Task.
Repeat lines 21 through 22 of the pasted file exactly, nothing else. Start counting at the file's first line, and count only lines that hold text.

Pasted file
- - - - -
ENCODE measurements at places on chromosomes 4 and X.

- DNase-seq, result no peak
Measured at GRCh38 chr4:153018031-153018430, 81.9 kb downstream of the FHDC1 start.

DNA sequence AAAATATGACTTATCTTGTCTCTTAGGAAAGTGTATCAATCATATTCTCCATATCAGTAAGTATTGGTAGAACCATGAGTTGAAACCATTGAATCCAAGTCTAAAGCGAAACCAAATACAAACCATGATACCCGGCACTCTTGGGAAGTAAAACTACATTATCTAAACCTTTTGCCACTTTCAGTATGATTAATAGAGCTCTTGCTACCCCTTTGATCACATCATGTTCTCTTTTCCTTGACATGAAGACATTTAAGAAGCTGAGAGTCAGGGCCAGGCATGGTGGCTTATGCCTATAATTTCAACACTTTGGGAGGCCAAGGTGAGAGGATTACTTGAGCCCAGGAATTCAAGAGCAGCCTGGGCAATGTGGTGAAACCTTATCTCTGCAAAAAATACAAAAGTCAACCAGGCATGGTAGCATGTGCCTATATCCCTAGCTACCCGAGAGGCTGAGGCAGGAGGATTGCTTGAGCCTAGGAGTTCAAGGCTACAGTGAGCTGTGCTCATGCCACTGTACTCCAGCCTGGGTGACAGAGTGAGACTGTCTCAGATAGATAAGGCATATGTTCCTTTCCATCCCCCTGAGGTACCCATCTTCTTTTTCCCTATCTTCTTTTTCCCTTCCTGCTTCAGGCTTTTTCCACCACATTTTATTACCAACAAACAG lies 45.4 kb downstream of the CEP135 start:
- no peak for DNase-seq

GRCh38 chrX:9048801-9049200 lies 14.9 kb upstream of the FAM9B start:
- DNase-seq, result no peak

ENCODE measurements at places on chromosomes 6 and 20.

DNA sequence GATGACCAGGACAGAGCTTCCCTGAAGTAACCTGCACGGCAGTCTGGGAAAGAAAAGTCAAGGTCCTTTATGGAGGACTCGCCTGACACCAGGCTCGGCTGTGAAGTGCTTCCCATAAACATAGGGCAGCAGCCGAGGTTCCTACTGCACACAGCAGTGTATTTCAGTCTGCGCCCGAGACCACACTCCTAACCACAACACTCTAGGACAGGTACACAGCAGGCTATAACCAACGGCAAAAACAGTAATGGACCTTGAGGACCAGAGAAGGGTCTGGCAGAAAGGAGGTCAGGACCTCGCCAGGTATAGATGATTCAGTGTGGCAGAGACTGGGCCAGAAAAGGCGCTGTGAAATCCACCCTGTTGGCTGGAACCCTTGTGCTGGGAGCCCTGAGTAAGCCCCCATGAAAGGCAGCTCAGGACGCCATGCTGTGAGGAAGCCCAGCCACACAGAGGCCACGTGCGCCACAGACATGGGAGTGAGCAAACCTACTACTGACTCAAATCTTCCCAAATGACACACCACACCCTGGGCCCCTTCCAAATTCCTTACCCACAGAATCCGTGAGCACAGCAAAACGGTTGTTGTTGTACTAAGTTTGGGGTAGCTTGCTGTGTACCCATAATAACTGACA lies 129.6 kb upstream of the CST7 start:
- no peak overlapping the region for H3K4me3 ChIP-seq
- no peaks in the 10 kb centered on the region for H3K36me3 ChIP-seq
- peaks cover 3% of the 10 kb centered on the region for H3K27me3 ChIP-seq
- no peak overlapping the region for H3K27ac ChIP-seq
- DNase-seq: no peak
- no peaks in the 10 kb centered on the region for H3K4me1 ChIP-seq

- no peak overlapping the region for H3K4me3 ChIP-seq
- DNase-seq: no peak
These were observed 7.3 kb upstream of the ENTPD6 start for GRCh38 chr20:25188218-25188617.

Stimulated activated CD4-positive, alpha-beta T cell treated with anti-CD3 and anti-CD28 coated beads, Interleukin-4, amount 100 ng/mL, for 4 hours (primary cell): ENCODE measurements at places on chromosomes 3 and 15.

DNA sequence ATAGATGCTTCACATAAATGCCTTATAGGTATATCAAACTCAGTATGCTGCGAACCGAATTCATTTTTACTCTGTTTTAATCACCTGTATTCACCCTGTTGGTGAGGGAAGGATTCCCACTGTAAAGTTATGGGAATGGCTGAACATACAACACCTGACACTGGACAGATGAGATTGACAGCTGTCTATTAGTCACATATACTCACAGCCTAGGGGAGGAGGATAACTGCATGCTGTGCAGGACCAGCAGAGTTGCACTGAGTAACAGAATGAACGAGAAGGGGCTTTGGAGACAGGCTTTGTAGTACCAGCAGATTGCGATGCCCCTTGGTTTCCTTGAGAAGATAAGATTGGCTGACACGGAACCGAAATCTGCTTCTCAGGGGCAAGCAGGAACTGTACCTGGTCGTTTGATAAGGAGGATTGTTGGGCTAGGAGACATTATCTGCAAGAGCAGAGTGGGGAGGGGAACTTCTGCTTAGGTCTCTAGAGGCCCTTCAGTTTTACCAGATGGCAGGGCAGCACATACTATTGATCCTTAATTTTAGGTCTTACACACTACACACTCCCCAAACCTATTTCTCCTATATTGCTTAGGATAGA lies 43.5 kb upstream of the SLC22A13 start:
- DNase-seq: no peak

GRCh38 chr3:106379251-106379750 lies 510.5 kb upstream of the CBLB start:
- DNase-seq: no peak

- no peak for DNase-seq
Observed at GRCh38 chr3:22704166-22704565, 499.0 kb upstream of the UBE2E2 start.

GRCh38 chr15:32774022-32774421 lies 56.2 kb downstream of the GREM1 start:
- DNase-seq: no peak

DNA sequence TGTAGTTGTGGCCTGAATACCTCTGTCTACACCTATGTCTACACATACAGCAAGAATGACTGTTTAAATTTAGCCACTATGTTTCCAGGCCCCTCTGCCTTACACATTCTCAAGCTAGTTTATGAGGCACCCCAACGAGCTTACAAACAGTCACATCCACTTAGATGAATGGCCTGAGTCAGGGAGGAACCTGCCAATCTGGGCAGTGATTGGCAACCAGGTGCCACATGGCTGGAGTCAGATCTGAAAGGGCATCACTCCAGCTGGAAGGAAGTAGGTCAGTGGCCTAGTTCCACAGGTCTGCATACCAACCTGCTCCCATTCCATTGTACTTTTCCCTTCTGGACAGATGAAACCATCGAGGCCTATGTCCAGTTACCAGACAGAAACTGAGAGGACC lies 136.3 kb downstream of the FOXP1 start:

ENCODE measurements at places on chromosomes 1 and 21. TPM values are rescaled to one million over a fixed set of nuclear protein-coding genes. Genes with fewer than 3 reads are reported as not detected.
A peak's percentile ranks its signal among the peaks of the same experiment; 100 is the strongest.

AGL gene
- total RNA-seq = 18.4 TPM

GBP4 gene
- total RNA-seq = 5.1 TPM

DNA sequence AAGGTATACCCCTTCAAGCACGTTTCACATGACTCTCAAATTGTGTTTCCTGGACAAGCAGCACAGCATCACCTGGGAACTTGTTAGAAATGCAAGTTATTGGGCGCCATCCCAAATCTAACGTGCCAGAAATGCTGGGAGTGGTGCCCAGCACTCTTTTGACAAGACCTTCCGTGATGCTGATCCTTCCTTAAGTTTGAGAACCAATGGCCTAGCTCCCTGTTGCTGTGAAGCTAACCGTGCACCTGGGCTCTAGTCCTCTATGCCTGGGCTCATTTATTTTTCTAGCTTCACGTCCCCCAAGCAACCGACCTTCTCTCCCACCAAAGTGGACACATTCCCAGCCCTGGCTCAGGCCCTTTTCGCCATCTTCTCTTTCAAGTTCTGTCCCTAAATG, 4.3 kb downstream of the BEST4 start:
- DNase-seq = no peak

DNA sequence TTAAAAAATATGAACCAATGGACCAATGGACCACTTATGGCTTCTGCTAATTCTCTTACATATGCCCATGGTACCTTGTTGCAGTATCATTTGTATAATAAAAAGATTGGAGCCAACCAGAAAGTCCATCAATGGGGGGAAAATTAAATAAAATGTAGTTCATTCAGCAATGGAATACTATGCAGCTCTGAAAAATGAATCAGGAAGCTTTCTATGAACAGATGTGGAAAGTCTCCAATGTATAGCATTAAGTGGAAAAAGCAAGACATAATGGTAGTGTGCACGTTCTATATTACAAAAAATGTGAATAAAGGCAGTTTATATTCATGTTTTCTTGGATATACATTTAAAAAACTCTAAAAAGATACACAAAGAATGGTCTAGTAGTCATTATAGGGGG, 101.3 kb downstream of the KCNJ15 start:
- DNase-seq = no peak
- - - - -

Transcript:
- DNase-seq: no peak

GRCh38 chr3:106379251-106379750 lies 510.5 kb upstream of the CBLB start: